|Gunsaulis, Johnny - UNIV. OF ARKANSAS|
|Ogden, Robin - UNIV. OF ARKANSAS|
|Bacon, Robert - UNIV. OF ARKANSAS|
|Coffey, Kenneth - UNIV. OF ARKANSAS|
|Hubbell, Donald - UNIV. OF ARKANSAS|
|Skinner, J. Vaughn - UNIV. OF ARKANSAS|
|Akins, Matthew - UNIV. OF ARKANSAS|
|Caldwell, James - UNIV. OF ARKANSAS|
|Lusby, Keith - UNIV. OF ARKANSAS|
Submitted to: Agronomy Journal
Publication Type: Peer Reviewed Journal
Publication Acceptance Date: March 19, 2007
Publication Date: June 23, 2008
Citation: Gunsaulis, J.L., Coblentz, W.K., Ogden, R.K., Bacon, R.K., Coffey, K.P., Hubbell, D.S., Skinner, J., Akins, M.S., Caldwell, J.D., Lusby, K.S. 2008. Fall Growth Potential of Cereal Grain Forages in Northern Arkansas. Agronomy Journal. 100:1112-1123. Interpretive Summary: Without the need to produce a grain crop, numerous options exist for clean-tilled cereal grains that will likely exceed the fall forage dry matter production of a traditional wheat monoculture. In northern Arkansas, coupling a relatively early planting date with selection of cultivars that typically exhibit at least some stem elongation will maximize fall yield of dry matter. Unfortunately, this production advantage is coupled with increased sensitivity to freeze damage or winterkill. Therefore, selection of these cultivars should be in response to very specific producer objectives, such as maximizing weight gains of a specific group or class of animals during the fall and early winter, or to provide emergency forage following summer drought. Selection of a wheat or rye cultivar that remains strictly vegetative throughout the fall becomes much more attractive when producer goals are general, and include a broader time interval of potential use by one or multiple livestock groups or classes. These results also suggest some additional work may be warranted to evaluate systems utilizing multiple species and/or cultivars in combination, particularly when they are established independently, which could improve both season-long forage production and distribution.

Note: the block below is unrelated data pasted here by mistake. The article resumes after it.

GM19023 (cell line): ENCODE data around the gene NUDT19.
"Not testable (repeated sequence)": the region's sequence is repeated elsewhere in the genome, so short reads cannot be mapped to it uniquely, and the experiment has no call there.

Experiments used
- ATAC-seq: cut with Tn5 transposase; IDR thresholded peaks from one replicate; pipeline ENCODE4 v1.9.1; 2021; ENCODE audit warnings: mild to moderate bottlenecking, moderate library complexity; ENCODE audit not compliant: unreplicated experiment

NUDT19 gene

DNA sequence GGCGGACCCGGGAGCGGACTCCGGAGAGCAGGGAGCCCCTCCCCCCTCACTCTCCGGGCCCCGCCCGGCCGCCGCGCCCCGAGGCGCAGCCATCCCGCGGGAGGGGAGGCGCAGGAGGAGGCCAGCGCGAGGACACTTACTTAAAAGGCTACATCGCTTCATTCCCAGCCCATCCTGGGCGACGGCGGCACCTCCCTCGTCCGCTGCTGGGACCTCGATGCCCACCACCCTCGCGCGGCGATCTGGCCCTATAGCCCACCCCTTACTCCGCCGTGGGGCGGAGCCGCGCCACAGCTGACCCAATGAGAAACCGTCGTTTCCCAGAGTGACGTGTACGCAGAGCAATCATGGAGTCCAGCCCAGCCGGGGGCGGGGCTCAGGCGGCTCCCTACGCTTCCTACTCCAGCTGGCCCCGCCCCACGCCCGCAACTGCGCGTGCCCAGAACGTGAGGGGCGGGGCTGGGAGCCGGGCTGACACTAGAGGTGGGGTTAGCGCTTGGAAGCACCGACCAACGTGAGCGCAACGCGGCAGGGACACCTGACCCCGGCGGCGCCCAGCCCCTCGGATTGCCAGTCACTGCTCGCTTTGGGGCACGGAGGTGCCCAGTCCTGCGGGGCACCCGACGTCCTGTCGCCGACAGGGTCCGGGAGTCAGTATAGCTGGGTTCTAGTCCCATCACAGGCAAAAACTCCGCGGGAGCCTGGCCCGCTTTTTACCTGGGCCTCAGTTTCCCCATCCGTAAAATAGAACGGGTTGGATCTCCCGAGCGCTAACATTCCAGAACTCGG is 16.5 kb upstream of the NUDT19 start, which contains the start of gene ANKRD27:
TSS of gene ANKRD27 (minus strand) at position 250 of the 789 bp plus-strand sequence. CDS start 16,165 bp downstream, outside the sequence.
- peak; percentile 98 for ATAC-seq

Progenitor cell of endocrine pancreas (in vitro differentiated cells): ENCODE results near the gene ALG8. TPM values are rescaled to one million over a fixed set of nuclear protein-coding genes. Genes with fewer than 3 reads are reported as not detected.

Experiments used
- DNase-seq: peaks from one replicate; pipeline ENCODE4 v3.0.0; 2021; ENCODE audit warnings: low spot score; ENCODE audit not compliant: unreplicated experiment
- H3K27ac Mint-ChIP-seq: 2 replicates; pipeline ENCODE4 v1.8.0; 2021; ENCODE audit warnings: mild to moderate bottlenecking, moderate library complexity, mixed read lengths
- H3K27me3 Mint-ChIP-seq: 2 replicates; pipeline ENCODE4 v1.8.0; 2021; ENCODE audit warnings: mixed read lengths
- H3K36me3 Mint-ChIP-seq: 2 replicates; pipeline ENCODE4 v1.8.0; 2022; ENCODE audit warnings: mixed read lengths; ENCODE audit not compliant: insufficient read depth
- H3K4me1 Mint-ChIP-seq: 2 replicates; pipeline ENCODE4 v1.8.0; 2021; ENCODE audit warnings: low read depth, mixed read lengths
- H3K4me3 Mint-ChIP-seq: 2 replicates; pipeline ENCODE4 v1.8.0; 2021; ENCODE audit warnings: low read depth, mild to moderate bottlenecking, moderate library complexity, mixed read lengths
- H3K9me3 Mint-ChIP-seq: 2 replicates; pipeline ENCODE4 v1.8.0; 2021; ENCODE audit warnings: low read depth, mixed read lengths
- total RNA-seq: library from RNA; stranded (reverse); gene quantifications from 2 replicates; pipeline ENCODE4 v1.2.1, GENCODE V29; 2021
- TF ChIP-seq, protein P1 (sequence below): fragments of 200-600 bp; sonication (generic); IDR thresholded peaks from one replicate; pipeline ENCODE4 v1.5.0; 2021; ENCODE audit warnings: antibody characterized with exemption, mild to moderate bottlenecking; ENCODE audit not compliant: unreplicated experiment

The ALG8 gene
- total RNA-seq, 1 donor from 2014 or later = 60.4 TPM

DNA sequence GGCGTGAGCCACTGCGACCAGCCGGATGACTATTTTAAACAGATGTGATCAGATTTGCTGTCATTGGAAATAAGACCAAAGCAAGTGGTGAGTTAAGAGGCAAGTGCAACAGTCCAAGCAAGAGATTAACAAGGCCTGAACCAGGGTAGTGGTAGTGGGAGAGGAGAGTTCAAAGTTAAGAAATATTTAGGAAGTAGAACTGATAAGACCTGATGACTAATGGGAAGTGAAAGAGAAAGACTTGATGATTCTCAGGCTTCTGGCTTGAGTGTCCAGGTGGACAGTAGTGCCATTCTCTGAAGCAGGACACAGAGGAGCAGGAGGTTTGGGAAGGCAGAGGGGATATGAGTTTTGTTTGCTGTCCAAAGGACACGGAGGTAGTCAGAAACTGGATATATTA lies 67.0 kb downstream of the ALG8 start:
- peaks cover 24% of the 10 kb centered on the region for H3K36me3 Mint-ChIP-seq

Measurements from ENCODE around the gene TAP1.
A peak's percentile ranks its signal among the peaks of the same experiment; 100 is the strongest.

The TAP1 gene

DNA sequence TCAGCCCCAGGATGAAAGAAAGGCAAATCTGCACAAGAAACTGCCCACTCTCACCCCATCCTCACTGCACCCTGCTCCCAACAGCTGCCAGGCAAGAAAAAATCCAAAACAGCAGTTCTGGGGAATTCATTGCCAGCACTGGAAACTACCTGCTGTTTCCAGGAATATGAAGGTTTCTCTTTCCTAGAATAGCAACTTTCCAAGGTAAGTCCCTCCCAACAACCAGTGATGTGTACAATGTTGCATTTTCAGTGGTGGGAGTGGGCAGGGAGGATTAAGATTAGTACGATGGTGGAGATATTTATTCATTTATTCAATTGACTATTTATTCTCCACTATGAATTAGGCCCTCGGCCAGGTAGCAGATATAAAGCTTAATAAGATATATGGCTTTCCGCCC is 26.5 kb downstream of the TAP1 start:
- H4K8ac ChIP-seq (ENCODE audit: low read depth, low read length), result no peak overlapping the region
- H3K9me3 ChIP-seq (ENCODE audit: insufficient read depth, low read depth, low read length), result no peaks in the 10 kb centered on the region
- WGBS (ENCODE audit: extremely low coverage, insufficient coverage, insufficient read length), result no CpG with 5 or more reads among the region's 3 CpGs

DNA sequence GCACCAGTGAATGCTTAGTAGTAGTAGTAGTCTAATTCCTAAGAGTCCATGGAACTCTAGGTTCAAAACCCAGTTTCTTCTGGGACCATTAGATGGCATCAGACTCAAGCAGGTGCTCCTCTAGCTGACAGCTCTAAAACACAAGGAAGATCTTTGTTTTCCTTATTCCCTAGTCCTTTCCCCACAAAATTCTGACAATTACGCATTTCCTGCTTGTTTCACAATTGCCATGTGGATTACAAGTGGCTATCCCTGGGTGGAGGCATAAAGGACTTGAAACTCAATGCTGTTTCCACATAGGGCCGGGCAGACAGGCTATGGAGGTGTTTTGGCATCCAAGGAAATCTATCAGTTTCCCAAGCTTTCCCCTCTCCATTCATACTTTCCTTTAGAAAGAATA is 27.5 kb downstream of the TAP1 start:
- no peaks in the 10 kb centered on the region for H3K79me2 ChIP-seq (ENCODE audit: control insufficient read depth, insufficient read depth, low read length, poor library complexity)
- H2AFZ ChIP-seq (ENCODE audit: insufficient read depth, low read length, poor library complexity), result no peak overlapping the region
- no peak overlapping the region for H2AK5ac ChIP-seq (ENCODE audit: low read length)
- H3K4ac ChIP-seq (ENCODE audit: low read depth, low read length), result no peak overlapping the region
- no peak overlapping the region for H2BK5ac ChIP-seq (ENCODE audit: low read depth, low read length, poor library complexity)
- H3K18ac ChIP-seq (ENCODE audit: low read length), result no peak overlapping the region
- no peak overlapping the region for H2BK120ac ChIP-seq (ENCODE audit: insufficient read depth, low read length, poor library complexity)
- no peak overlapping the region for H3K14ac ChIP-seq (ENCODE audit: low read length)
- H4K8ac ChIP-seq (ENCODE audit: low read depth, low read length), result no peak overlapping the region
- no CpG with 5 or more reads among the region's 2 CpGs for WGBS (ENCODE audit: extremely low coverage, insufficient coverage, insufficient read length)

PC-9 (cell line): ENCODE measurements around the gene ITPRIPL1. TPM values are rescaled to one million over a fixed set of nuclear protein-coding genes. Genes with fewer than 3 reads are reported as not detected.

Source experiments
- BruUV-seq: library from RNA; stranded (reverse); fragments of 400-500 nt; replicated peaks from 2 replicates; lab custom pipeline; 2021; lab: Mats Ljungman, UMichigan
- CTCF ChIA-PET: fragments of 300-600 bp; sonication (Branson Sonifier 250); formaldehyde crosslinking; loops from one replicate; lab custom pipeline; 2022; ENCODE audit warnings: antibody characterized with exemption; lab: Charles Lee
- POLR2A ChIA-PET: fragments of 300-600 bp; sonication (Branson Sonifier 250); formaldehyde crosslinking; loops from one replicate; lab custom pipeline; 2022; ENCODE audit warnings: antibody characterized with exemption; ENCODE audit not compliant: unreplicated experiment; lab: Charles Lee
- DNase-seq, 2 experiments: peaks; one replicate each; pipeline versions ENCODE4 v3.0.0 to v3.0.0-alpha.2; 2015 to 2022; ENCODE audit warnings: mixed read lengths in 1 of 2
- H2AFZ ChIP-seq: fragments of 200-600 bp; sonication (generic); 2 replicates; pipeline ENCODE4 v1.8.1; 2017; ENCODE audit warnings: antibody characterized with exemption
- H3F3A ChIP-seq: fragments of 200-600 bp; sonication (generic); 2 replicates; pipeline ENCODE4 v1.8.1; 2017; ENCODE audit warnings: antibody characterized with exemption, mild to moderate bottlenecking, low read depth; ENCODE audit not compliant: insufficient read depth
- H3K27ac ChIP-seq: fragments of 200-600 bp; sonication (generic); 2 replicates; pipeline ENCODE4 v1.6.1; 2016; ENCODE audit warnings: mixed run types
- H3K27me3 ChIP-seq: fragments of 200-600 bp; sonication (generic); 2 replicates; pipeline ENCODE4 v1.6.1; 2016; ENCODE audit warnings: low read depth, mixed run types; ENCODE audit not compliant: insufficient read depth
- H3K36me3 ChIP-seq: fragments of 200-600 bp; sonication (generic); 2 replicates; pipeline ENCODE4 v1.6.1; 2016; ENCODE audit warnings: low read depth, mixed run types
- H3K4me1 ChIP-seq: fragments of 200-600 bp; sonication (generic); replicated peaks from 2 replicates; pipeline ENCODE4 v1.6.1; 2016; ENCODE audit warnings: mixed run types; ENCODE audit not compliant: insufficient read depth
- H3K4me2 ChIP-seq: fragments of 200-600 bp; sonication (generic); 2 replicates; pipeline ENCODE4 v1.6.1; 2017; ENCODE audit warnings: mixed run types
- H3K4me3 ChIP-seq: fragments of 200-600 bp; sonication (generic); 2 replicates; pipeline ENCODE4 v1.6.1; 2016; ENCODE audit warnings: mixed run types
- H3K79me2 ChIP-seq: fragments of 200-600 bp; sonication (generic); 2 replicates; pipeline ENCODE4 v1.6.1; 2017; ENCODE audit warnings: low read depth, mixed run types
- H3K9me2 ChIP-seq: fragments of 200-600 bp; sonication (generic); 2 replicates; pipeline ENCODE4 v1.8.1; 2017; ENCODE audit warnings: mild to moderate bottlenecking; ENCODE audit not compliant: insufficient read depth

Technical Abstract: In Arkansas, producers utilizing cereal grains as fall forage for weaned calves usually do not harvest a grain crop the following summer. This contrasts sharply from practices observed commonly in neighboring Oklahoma, and allows for much wider latitude with respect to management strategies, especially those that may optimize fall growth. Our objectives were to evaluate eight diverse cultivars of wheat (Triticum aestivum L.), oat (Avena sativa L.), rye (Secale cereale L.), and triticale (X Triticosecale Wittmack) specifically for their potential to accumulate forage DM during fall. All cultivars were drilled into prepared seedbeds at Fayetteville and Batesville during early September of 2004 and 2005, and harvested at two-week intervals from mid-October through December. Cultivar x harvest date interactions or tendencies for interaction (P ? 0.069) were observed for all combinations of site and year. For Fayetteville 2004, triticale and oat cultivars accumulated DM in a cubic (P ? 0.040) pattern, most likely because growing tillers exhibited stem elongation, and were then susceptible to freeze damage in late December. Generally, wheat and rye cultivars accumulated DM in less complex patterns over harvest dates, but the maximum numerical yield for any wheat cultivar was only 2,554 kg ha-1 compared to 4661 kg ha-1 for oat. For Batesville 2004 and Fayetteville 2005, DM yields for cultivars ranked similarly, but respective overall mean yields (490 and 988 kg ha-1) were only 25 and 50% of those for Fayetteville 2004 (1960 kg ha-1), largely due to drought. For Batesville 2005, favorable growing conditions coupled with a sharp mid-November freeze (-7oC), created yield responses that were unique relative to other site-years. Yield of DM increased quadratically (P ? 0.002) for wheat, rye, and triticale cultivars throughout the fall sampling period, accumulating a mean maximum yield of 4148 kg ha-1 on the final harvest date. In contrast, oat cultivars were especially sensitive to freezing temperatures in November, and averaged only 2484 kg ha-1 on the final harvest date. Producers requiring high-quality forage in the fall and winter can usually improve fall production by using oat or other species that exhibit some stem elongation when planted in early September; however, this trait may increase freeze damage, thereby making winter survival problematic.